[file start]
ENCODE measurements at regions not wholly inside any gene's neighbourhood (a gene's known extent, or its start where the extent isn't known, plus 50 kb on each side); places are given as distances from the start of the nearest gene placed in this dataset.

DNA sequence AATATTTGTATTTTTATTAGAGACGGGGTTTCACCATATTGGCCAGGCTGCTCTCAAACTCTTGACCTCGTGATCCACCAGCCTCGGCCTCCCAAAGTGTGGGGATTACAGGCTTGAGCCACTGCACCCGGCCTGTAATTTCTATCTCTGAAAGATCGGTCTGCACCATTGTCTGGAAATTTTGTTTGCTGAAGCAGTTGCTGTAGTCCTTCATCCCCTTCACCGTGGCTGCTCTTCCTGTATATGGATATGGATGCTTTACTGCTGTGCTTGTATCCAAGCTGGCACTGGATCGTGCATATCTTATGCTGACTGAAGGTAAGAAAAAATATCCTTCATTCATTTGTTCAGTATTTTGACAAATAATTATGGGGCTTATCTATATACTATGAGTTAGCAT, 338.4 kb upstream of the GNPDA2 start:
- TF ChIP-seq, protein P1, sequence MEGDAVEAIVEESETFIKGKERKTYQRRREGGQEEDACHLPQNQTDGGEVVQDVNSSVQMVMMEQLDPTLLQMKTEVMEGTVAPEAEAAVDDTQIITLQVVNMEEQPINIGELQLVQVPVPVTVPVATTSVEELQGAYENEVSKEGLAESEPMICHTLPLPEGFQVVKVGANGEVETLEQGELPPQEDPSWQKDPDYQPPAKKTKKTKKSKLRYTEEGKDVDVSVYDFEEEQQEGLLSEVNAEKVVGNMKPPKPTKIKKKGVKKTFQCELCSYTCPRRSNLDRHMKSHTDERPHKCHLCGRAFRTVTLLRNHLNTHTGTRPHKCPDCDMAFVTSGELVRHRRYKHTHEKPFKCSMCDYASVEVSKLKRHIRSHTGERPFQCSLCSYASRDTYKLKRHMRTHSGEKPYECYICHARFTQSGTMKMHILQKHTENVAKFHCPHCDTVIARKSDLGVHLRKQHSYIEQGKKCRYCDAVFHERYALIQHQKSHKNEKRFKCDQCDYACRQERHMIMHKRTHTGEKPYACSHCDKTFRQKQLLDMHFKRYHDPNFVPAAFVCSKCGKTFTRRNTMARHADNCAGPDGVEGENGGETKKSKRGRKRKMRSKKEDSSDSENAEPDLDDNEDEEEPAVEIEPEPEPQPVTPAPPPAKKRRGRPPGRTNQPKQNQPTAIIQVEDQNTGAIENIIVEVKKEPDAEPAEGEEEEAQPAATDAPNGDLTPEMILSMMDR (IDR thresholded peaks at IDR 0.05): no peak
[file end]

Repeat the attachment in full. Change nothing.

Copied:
ENCODE measurements at regions not wholly inside any gene's neighbourhood (a gene's known extent, or its start where the extent isn't known, plus 50 kb on each side); places are given as distances from the start of the nearest gene placed in this dataset.

DNA sequence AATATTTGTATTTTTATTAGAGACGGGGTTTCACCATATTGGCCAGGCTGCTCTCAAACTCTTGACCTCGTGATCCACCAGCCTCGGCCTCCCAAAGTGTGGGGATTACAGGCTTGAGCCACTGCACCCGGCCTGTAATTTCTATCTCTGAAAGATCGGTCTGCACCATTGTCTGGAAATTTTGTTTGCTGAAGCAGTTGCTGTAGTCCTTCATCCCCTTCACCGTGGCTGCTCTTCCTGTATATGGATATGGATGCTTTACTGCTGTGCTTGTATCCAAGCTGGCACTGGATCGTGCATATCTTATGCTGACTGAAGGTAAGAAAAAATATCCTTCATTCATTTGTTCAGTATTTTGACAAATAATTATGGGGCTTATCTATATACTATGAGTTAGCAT, 338.4 kb upstream of the GNPDA2 start:
- TF ChIP-seq, protein P1, sequence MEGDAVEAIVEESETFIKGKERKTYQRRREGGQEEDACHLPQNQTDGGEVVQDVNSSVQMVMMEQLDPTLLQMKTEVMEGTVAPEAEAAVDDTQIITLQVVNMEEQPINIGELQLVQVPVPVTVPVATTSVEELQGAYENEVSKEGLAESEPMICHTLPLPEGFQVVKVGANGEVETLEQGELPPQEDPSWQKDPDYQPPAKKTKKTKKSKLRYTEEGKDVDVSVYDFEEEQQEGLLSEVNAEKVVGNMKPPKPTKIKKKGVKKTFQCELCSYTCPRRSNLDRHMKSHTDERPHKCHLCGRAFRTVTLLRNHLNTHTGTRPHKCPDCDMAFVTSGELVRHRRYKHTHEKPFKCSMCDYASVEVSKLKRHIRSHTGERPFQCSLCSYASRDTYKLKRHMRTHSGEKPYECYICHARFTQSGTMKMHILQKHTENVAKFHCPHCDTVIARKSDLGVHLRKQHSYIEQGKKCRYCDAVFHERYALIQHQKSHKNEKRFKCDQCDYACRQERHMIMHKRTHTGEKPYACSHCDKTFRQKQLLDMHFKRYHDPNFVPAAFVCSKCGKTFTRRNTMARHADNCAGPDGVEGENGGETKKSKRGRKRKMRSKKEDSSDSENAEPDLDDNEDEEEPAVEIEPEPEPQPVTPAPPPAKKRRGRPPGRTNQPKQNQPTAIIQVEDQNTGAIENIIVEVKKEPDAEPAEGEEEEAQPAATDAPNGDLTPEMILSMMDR (IDR thresholded peaks at IDR 0.05): no peak